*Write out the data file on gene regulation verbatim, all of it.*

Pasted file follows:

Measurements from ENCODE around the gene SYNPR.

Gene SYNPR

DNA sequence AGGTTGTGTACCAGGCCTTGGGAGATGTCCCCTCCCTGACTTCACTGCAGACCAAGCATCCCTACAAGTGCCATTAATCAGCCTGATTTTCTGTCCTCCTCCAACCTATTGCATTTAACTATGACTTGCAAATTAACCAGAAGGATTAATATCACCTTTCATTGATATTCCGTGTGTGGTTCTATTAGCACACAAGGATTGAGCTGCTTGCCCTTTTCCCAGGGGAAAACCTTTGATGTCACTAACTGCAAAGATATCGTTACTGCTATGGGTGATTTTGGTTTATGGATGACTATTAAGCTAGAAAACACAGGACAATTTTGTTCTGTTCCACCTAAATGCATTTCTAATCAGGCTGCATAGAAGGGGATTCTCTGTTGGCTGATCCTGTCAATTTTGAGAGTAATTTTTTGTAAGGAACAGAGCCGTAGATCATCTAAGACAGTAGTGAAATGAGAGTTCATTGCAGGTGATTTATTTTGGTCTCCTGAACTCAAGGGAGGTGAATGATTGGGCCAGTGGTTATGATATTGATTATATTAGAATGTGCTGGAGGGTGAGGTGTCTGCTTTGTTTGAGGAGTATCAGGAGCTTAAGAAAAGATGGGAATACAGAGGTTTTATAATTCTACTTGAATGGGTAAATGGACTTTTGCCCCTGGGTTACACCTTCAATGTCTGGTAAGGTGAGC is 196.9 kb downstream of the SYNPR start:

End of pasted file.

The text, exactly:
Measurements from ENCODE around the gene SYNPR.

Gene SYNPR

DNA sequence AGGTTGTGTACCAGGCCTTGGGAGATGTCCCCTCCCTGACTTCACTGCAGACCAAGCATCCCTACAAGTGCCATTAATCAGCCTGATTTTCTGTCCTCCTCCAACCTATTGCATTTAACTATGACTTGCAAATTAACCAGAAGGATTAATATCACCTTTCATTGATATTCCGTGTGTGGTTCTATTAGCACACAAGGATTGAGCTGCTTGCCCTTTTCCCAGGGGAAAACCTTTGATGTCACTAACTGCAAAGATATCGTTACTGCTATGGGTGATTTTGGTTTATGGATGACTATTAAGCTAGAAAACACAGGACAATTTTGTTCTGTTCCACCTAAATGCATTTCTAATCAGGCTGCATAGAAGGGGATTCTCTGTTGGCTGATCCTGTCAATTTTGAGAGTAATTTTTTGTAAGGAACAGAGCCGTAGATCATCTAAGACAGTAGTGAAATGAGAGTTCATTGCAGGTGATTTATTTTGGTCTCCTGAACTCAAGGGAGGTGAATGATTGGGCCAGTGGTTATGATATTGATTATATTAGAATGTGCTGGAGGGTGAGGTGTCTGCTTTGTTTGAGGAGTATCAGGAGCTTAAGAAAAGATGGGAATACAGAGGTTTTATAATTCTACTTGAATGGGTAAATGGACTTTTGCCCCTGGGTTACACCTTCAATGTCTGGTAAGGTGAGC is 196.9 kb downstream of the SYNPR start: